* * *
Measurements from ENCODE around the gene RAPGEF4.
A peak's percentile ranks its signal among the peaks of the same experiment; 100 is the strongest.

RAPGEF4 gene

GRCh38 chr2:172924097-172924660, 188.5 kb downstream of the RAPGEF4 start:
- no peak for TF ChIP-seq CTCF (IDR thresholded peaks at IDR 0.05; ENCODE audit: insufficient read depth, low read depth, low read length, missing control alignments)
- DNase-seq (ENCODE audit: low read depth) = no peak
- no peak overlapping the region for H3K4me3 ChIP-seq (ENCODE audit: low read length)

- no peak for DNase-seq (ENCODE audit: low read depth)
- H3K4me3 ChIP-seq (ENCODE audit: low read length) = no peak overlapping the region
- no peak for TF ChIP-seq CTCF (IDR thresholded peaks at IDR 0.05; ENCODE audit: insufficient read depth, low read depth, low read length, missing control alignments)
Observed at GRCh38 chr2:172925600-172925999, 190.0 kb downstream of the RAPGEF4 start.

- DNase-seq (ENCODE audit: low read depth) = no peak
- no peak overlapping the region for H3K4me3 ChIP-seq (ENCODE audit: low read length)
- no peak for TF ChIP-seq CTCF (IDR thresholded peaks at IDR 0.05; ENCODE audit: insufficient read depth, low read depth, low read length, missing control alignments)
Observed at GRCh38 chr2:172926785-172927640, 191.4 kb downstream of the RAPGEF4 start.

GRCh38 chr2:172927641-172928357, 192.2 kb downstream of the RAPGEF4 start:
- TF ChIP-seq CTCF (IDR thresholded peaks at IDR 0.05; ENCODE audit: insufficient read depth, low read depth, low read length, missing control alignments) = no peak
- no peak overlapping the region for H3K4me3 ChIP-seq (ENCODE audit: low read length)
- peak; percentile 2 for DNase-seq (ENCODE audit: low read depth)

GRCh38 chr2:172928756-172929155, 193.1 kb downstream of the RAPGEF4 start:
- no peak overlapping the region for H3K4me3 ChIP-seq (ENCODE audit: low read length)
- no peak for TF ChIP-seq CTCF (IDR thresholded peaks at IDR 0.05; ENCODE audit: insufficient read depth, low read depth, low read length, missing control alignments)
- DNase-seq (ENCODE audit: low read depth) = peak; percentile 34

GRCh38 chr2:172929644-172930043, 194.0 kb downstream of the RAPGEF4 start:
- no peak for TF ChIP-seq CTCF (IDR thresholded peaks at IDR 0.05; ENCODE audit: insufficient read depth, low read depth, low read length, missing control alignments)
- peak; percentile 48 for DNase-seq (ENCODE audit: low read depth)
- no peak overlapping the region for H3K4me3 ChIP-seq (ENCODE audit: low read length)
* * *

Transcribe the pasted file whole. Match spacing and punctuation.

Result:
Measurements from ENCODE around the gene RAPGEF4.
A peak's percentile ranks its signal among the peaks of the same experiment; 100 is the strongest.

RAPGEF4 gene

GRCh38 chr2:172924097-172924660, 188.5 kb downstream of the RAPGEF4 start:
- no peak for TF ChIP-seq CTCF (IDR thresholded peaks at IDR 0.05; ENCODE audit: insufficient read depth, low read depth, low read length, missing control alignments)
- DNase-seq (ENCODE audit: low read depth) = no peak
- no peak overlapping the region for H3K4me3 ChIP-seq (ENCODE audit: low read length)

- no peak for DNase-seq (ENCODE audit: low read depth)
- H3K4me3 ChIP-seq (ENCODE audit: low read length) = no peak overlapping the region
- no peak for TF ChIP-seq CTCF (IDR thresholded peaks at IDR 0.05; ENCODE audit: insufficient read depth, low read depth, low read length, missing control alignments)
Observed at GRCh38 chr2:172925600-172925999, 190.0 kb downstream of the RAPGEF4 start.

- DNase-seq (ENCODE audit: low read depth) = no peak
- no peak overlapping the region for H3K4me3 ChIP-seq (ENCODE audit: low read length)
- no peak for TF ChIP-seq CTCF (IDR thresholded peaks at IDR 0.05; ENCODE audit: insufficient read depth, low read depth, low read length, missing control alignments)
Observed at GRCh38 chr2:172926785-172927640, 191.4 kb downstream of the RAPGEF4 start.

GRCh38 chr2:172927641-172928357, 192.2 kb downstream of the RAPGEF4 start:
- TF ChIP-seq CTCF (IDR thresholded peaks at IDR 0.05; ENCODE audit: insufficient read depth, low read depth, low read length, missing control alignments) = no peak
- no peak overlapping the region for H3K4me3 ChIP-seq (ENCODE audit: low read length)
- peak; percentile 2 for DNase-seq (ENCODE audit: low read depth)

GRCh38 chr2:172928756-172929155, 193.1 kb downstream of the RAPGEF4 start:
- no peak overlapping the region for H3K4me3 ChIP-seq (ENCODE audit: low read length)
- no peak for TF ChIP-seq CTCF (IDR thresholded peaks at IDR 0.05; ENCODE audit: insufficient read depth, low read depth, low read length, missing control alignments)
- DNase-seq (ENCODE audit: low read depth) = peak; percentile 34

GRCh38 chr2:172929644-172930043, 194.0 kb downstream of the RAPGEF4 start:
- no peak for TF ChIP-seq CTCF (IDR thresholded peaks at IDR 0.05; ENCODE audit: insufficient read depth, low read depth, low read length, missing control alignments)
- peak; percentile 48 for DNase-seq (ENCODE audit: low read depth)
- no peak overlapping the region for H3K4me3 ChIP-seq (ENCODE audit: low read length)